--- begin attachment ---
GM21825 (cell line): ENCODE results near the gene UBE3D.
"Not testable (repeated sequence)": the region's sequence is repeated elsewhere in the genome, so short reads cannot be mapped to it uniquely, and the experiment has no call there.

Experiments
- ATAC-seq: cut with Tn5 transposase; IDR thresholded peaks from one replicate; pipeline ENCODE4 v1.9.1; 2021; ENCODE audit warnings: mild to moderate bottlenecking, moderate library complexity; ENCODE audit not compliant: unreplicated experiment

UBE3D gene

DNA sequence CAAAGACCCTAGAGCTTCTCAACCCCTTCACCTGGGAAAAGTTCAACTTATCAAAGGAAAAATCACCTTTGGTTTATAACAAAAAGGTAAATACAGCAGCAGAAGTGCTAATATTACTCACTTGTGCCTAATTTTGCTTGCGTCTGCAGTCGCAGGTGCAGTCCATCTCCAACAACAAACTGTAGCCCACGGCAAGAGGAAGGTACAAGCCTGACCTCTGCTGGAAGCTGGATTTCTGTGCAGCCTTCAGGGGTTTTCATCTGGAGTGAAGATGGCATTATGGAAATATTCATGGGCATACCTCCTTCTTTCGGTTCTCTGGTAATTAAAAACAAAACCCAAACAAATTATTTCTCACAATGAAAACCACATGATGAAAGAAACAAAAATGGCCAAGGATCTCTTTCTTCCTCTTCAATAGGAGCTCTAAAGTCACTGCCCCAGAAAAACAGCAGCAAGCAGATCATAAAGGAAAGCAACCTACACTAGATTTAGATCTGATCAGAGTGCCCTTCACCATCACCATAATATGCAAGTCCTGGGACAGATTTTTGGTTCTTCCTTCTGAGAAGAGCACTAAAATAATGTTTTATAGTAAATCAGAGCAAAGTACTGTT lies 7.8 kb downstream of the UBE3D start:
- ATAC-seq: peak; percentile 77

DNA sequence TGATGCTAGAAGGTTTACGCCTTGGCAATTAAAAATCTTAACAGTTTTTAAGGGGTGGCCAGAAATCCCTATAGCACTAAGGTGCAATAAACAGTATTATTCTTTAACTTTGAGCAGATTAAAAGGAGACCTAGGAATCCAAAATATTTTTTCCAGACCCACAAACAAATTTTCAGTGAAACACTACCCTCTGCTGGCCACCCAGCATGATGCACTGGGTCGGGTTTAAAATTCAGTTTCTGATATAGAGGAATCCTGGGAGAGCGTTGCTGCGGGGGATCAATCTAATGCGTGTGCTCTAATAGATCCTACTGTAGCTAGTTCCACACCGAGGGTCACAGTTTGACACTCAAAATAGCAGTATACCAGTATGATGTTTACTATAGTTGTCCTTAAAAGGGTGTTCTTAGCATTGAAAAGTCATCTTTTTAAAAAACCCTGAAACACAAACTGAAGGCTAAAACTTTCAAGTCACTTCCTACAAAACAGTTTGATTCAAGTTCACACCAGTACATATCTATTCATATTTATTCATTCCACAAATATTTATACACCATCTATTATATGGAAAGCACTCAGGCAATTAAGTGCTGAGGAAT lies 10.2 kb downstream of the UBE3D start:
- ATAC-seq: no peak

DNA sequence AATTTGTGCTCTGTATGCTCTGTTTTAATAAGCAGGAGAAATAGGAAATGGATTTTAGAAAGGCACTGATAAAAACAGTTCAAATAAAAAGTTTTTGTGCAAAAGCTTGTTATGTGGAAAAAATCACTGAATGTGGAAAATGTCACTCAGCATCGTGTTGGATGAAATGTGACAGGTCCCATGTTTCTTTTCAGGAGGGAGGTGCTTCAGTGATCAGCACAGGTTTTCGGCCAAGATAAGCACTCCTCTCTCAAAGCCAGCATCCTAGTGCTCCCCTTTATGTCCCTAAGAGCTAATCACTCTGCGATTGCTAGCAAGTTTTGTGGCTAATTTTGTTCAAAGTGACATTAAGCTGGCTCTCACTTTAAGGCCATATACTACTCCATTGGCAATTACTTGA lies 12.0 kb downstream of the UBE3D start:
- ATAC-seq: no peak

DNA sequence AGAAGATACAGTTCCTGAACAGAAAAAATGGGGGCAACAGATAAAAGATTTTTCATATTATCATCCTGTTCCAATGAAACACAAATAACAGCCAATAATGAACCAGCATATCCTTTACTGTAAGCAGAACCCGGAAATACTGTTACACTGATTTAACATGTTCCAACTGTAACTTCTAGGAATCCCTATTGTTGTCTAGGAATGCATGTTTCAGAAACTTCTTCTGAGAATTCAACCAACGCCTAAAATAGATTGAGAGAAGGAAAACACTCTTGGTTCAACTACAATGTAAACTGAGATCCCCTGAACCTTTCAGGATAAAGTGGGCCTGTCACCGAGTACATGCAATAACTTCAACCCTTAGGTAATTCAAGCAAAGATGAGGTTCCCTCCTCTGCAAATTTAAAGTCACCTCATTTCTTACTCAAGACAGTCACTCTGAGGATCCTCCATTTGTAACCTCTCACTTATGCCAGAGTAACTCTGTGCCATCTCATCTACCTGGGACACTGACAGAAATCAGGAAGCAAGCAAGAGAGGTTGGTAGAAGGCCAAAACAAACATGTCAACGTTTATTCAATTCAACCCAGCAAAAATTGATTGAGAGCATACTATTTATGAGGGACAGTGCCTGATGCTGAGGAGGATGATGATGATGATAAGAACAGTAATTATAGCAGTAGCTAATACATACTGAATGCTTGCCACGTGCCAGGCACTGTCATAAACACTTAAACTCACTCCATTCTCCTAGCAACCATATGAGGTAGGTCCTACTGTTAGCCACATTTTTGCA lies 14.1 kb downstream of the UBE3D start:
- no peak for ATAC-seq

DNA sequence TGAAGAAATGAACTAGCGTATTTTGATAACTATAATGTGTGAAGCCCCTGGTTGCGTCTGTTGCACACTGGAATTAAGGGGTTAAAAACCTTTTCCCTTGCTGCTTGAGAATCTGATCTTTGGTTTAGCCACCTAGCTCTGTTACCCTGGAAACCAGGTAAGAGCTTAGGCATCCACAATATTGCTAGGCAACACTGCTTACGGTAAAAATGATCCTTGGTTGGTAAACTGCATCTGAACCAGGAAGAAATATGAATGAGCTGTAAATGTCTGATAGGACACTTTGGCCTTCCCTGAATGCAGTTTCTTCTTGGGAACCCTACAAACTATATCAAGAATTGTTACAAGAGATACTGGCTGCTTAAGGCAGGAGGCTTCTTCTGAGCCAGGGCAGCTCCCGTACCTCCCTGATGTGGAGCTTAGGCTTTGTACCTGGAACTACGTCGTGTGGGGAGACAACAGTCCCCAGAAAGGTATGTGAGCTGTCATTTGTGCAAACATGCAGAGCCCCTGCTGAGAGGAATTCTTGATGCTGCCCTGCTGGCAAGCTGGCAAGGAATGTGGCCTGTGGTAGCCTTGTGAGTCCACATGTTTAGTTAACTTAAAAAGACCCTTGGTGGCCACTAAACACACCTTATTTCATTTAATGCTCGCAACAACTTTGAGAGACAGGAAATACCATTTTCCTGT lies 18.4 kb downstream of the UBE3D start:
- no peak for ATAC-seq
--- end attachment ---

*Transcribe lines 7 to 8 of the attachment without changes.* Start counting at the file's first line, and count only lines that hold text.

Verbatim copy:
- ATAC-seq: peak; percentile 77

DNA sequence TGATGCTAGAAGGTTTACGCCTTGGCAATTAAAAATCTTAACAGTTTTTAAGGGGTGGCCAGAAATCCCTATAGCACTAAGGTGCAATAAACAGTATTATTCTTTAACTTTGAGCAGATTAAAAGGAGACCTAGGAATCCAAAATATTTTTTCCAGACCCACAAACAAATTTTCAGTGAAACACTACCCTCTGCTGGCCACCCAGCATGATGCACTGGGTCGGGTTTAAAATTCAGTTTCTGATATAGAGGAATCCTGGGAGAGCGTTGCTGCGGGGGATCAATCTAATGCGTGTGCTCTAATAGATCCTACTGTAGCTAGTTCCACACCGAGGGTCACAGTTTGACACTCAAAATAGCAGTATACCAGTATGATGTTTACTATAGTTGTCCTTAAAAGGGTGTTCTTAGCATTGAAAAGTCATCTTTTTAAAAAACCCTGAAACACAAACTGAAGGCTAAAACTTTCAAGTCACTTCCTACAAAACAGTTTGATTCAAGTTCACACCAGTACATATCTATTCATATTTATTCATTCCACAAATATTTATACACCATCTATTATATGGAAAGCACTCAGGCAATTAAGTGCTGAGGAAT lies 10.2 kb downstream of the UBE3D start: